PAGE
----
Let’s now pick up on that idea of how you can improve your management. The next question I wanted to ask is about ops discipline. Would CISOs be better off if they didn’t buy the next cybersecurity capability but instead invested that money in increasing their operational discipline? By that, I mean configuration management, patch management, getting a good inventory, being able to expand automation, being able to expand agility and responsiveness.

I could not agree with that more. I’m going to bastardize a quote from Alex Stamos, but he speaks about this a lot where he says, we fixate on the shiny newest exploit while the true vulnerability is the stuff below the surface, the basic standard stuff we’re not doing well. We spend an inordinate amount of time on the exotic when we should be addressing the mundane. That’s not his quote, but that’s the theme of his quote so a tip of the hat to him. I did a presentation to a legal security summit that I called “Back to Basics” and I took every major exploit from the last year or two years and broke it down. It covered the Target exploit and I said, this wasn’t a nation-state actor. They didn’t segregate their network, so the HVAC consultant could drop malware on the point of sale system. Why on earth would the network that the HVAC consultant is connected to be connected to the network that you run your point of purchase system on? It makes no sense. Segregate your networks. It’s a simple lesson. There’s all kinds of data out there. You don’t need to buy any AI-enabled, machine-learning SIEM with virtual scientists to tell you what to do in order to tell you to close a port on your damn firewall. I think operational discipline and internal good housekeeping is a big area.

What do you think gets in the way of just doing it?

I’m not a psychologist, but I think it’s that we think there are technology solutions to everything. There’s the industry. Look at the flea market that is RSA. It’s great. It’s a fun environment, but if you’re a rational buyer, how do you separate signal from noise here? The industry is telling you to buy new stuff, buy more stuff. The discipline seems to be reserved for the people that are doing rational security service, pen testers, white hat hackers, et cetera. Today, IT is in the business of telling users they can’t do things because of the risk. This has created a cultural shift in IT that has transformed it from being a value-added resource to being the organization that’s trying to put up barriers in order to minimize risk. It’s a hard question. I don’t know how we change that, but for the rational organizations that follow the NIST frameworks and think about good housekeeping, it’s a better path than buying the next new widget.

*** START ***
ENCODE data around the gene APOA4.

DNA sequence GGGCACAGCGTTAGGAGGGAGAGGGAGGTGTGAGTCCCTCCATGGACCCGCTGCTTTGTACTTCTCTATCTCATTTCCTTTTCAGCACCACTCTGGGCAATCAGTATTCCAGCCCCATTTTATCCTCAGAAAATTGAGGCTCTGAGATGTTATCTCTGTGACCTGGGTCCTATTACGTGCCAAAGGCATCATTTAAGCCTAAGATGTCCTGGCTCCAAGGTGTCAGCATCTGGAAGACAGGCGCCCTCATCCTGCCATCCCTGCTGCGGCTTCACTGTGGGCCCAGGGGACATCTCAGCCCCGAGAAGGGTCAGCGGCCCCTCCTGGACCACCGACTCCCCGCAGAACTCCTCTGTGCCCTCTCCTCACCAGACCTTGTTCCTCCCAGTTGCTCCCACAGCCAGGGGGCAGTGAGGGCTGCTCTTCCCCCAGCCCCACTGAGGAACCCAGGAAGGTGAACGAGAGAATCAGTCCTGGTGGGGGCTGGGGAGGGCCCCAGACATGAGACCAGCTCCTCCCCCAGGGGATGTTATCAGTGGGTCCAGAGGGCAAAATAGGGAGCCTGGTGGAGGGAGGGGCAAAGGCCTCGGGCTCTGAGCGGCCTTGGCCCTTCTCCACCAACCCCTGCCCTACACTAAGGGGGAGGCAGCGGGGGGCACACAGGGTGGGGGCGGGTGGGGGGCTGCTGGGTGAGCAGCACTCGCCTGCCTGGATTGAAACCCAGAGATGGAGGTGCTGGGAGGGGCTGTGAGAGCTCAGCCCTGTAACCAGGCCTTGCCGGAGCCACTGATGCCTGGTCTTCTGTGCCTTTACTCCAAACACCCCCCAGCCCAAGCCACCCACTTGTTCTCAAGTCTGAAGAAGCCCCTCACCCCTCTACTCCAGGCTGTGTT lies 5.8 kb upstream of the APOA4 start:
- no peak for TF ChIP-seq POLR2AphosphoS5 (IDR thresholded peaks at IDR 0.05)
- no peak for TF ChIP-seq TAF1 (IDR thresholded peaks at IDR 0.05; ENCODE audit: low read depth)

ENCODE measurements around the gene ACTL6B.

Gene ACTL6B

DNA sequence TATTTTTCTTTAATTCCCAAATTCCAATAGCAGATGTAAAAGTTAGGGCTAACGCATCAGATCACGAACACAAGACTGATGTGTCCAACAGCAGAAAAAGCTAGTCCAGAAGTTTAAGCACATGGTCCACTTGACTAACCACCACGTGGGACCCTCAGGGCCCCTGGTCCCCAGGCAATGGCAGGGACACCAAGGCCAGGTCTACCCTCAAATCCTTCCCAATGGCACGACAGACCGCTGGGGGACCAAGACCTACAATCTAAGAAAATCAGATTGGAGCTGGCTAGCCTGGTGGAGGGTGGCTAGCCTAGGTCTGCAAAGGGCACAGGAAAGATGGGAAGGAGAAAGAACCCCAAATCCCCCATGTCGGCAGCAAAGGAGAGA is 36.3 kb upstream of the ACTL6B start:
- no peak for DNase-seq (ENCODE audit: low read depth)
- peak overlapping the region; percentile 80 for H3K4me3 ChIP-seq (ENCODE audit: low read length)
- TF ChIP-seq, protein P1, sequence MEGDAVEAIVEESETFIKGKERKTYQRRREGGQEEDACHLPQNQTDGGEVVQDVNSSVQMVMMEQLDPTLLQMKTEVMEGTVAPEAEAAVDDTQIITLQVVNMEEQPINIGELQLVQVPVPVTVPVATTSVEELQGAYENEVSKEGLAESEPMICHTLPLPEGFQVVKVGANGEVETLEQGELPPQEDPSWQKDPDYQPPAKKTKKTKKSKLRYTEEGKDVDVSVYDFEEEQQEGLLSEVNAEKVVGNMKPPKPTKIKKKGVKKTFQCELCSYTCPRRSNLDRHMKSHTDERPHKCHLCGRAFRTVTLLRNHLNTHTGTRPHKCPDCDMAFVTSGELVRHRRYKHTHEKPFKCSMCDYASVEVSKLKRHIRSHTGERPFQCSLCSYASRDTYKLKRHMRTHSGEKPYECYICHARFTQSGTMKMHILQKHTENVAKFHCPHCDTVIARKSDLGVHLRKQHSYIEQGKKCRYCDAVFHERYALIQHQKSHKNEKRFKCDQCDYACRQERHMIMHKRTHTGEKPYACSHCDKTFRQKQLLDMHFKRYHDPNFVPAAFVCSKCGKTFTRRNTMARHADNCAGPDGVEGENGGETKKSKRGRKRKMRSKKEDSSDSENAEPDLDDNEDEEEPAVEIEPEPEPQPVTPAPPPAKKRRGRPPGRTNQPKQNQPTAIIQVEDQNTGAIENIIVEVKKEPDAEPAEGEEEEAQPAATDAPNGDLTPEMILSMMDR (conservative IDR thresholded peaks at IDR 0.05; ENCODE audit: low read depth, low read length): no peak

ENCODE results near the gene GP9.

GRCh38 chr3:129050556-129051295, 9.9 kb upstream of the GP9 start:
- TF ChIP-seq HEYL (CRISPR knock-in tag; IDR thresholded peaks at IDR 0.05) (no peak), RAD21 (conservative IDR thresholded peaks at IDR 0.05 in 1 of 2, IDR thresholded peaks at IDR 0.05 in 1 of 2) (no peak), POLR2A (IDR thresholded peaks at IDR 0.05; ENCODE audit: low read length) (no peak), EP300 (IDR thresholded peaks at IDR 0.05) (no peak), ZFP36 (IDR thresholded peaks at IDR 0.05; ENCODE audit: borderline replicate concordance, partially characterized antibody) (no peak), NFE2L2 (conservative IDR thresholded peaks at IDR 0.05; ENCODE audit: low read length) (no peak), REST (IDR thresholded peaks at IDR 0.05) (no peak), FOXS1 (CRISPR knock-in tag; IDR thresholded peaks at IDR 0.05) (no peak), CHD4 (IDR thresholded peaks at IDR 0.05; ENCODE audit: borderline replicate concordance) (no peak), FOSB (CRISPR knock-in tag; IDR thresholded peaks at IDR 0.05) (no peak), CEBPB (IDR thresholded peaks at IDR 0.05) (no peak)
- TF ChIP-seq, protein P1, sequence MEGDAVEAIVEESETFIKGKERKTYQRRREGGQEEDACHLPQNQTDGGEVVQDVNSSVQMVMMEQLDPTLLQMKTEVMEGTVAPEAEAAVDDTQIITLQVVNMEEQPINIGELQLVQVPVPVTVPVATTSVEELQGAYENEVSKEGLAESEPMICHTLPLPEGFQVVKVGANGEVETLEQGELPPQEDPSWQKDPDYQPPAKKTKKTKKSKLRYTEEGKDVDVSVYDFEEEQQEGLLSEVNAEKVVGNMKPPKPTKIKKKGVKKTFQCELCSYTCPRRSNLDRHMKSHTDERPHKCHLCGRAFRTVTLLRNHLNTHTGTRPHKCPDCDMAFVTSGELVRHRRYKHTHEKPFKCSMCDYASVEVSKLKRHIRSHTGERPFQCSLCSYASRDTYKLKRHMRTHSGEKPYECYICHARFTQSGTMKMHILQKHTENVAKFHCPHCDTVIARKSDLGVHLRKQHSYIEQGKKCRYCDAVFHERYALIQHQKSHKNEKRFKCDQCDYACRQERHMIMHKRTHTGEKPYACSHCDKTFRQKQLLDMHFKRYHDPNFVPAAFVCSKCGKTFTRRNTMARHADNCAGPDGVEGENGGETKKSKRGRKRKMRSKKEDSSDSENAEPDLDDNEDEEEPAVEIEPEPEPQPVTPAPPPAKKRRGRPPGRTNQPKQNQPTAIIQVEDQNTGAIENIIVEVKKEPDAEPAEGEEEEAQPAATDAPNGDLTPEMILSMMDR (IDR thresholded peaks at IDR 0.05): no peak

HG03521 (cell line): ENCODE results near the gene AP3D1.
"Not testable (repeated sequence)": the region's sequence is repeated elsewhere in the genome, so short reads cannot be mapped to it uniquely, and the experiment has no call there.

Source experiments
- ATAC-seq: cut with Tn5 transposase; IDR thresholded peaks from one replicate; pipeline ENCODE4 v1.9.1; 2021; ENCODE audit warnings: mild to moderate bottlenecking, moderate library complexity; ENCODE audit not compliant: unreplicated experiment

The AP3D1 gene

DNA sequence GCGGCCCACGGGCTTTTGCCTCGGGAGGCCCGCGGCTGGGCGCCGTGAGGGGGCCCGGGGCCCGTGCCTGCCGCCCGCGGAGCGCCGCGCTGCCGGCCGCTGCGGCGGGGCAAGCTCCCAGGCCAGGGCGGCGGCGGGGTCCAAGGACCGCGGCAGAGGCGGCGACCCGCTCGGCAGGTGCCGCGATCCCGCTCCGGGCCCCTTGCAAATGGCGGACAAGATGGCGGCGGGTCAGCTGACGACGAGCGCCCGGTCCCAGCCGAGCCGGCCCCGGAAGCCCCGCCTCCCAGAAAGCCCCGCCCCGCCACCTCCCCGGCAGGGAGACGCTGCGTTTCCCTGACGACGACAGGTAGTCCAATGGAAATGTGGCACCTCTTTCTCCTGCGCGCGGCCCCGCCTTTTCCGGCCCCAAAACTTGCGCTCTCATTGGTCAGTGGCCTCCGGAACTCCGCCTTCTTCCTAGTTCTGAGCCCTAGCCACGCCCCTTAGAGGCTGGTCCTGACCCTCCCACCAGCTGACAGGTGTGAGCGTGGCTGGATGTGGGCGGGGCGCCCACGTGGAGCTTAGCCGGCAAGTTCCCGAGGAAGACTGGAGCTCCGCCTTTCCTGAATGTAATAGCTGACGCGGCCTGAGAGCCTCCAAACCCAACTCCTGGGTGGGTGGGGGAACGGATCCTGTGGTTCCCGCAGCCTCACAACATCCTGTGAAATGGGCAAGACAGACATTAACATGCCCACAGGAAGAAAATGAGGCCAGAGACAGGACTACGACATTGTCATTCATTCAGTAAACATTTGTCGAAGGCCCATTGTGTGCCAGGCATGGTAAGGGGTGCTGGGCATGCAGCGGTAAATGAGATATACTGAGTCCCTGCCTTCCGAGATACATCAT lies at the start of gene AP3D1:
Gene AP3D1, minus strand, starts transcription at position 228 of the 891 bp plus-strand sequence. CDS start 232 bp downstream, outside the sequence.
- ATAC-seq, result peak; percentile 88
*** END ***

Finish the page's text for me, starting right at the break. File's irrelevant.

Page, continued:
The people are the ultimate perimeter and it’s hard to get people to take cybersecurity seriously, to really adopt good practices to realize that it’s important that everybody worry about it. Have you run into companies that are actually good at training and maintaining a cybersecurity awareness culture outside of the obvious suspects like the intelligence communities or financial services?

Even the intelligence communities and the financial services firms have insiders that inadvertently leak information or expose resources. That’s a really hard one. One of my favorite customers is the CIO of a major metropolitan city government. He has a T-shirt on that says you can’t program out stupid. His approach has been to take away the ability for users to hurt the business and it starts with the admin having the CSO or the CIO, in this instance, having a strategy to say, how can I enable my business by minimizing the ability for them to screw it up? It’s a different perspective than am I keeping all my technology topped off with the latest and greatest. He thinks about internal business processes. He thinks about where he is vulnerable from his audit perspective. He thinks about how are my users going to go about their day. They’re also subject to the Freedom of Information Act when the city is subpoenaed for certain information. How am I going to be able to service those requests? His perspective is much more of a holistic what’s my work environment, what am I trying to do as a business and how do I enable my users rather than what technology do I need to install to check off my checklist.

My last question is that a lot of people that I’ve run into who are CTOs, CIOs or CISOs have had to buy cyber insurance because they were forced to by their CEO or board. Many of the people don’t want to do it, because the insurance is new. It’s got a lot of exceptions. It’s got a lot of escape hatches so they don’t have to pay. And what it explicitly covers is not that wide in scope. It doesn’t really cover the primary damage of the attack. It puts CISOs in a difficult position, because if they argue directly against it they rarely win. On the other hand, you could then say the one play would be to try to get the smallest, cheapest policy just to check the box off. But I think there must be a way also of changing the conversation so that even if you do end up buying it, the process of doing that improves more than just your insurance coverage.

I think what you said in the end is I hope the direction it goes. And we see this in the healthcare market as the Fitbit or the Apple watch has been strapped to every employee’s wrist, healthcare providers or insurance payers now have the ability to help employees be more active and lead a healthier lifestyle. Companies with certain metrics and stats, everybody loves a leaderboard, they get lower premiums. I hope that happens with cybersecurity. The obvious gap is there’s no baseline audit that says, are you doing this and this? Are those things that are going to make you more secure? Do you know what resources are at risk? This is how you’re protecting and managing it. We’re giving you a security score. Here’s your premium. We can insure you differently based on the profile of the data that’s at risk and the measures that you take. Until it gets to that point, and there are organizations like UpGuard or Security Scorecard or others that are starting to try to do some of that outside-in assessment, but until the insurance companies basically force some common criteria for what is a secure versus an insecure environment, I think it’s just going to be a placebo as you described. If Equifax were to have had cybersecurity insurance, shouldn’t the insurance company have known they weren’t patching their web server before writing the policy?